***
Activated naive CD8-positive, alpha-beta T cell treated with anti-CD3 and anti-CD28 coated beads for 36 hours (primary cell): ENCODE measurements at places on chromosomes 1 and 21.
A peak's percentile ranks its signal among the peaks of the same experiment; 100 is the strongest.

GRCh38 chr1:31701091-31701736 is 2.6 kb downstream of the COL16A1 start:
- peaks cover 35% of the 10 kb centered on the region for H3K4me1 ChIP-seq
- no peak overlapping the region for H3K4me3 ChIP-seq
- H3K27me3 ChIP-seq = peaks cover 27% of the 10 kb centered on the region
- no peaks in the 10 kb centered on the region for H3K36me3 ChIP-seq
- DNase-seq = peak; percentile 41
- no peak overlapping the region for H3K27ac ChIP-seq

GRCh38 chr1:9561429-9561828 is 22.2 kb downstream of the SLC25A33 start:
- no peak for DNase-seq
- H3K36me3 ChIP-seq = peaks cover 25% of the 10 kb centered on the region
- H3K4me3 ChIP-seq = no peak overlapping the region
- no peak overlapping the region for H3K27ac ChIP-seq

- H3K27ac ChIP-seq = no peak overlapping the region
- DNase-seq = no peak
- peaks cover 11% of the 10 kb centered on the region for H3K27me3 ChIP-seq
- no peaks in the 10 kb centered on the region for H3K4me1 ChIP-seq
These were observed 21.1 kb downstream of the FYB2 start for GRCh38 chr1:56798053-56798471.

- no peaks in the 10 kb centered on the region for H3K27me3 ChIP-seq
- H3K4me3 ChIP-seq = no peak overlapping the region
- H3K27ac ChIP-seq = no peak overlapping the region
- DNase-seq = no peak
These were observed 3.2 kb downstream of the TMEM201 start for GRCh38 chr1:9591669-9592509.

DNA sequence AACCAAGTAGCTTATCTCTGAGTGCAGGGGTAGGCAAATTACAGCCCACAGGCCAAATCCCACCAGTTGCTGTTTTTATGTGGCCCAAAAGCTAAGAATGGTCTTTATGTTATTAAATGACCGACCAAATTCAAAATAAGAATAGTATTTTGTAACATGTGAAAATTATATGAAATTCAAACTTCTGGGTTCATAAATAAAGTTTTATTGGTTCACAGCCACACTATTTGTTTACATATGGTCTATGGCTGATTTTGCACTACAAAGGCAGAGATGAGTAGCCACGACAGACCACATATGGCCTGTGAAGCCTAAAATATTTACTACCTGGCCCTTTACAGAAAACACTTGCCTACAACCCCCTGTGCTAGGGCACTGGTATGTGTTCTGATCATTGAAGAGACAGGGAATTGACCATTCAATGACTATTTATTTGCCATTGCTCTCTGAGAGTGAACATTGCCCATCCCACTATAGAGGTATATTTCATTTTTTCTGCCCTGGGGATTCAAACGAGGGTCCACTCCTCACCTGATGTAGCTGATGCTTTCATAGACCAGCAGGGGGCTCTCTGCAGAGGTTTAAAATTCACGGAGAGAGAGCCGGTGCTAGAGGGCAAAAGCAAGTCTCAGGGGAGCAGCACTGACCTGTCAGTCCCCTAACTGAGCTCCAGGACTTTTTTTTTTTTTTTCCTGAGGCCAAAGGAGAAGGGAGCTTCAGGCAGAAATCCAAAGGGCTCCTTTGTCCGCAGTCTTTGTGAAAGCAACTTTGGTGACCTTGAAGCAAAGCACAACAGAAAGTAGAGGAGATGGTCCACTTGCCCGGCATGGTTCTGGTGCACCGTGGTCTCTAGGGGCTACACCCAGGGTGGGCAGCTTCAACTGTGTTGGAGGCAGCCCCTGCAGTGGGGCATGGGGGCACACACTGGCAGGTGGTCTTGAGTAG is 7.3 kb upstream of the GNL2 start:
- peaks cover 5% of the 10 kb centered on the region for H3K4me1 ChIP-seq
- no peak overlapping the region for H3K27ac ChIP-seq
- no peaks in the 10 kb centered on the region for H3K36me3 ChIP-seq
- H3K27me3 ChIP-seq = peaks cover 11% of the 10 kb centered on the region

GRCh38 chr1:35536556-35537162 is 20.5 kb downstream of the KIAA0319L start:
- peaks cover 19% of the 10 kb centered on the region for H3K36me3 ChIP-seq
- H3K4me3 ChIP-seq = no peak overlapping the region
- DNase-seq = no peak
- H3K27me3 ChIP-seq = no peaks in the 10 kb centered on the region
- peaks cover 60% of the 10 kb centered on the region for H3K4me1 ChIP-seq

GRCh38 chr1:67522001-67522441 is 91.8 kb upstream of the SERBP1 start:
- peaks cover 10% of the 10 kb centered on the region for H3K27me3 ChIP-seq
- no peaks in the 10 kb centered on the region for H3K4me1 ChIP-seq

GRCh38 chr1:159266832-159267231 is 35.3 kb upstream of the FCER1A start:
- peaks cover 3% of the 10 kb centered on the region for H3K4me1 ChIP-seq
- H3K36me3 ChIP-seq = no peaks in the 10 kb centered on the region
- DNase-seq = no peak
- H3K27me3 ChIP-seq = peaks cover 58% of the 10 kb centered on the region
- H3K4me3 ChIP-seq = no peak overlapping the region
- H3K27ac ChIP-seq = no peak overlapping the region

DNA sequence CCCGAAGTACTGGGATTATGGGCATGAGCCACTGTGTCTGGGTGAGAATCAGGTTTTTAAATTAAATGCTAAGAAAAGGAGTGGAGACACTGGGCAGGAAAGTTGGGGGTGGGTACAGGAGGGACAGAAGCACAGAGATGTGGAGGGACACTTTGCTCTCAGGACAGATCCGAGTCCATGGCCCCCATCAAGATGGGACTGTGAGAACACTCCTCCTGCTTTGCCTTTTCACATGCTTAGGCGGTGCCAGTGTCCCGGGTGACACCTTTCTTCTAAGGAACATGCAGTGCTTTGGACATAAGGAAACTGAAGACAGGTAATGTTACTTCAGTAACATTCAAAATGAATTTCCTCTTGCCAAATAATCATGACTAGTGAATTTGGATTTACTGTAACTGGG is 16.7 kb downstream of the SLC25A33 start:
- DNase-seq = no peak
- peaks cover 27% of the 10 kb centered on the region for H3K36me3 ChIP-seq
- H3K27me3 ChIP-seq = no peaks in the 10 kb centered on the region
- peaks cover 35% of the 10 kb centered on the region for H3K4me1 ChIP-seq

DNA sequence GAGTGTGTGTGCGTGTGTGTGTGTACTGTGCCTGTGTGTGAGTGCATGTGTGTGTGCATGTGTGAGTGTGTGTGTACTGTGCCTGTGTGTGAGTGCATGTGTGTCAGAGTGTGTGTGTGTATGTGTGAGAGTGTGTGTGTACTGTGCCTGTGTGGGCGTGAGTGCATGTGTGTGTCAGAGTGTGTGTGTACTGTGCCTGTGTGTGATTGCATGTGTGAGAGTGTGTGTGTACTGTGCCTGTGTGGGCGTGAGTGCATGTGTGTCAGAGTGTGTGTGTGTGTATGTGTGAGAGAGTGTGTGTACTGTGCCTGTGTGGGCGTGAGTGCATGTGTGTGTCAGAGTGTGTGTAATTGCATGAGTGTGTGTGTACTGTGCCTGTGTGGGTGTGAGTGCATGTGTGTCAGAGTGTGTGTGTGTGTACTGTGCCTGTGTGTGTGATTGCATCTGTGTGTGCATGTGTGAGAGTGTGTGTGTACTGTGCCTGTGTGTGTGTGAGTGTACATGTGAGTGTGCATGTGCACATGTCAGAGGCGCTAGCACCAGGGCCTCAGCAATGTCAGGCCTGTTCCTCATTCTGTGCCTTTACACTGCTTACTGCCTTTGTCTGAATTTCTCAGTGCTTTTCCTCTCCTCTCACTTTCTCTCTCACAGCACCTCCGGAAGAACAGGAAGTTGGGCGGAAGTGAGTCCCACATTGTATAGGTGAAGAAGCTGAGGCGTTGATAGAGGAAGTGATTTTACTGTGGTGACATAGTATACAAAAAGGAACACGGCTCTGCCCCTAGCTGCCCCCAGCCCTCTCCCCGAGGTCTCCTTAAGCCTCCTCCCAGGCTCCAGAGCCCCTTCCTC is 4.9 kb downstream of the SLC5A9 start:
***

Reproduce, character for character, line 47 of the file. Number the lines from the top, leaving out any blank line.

- DNase-seq = no peak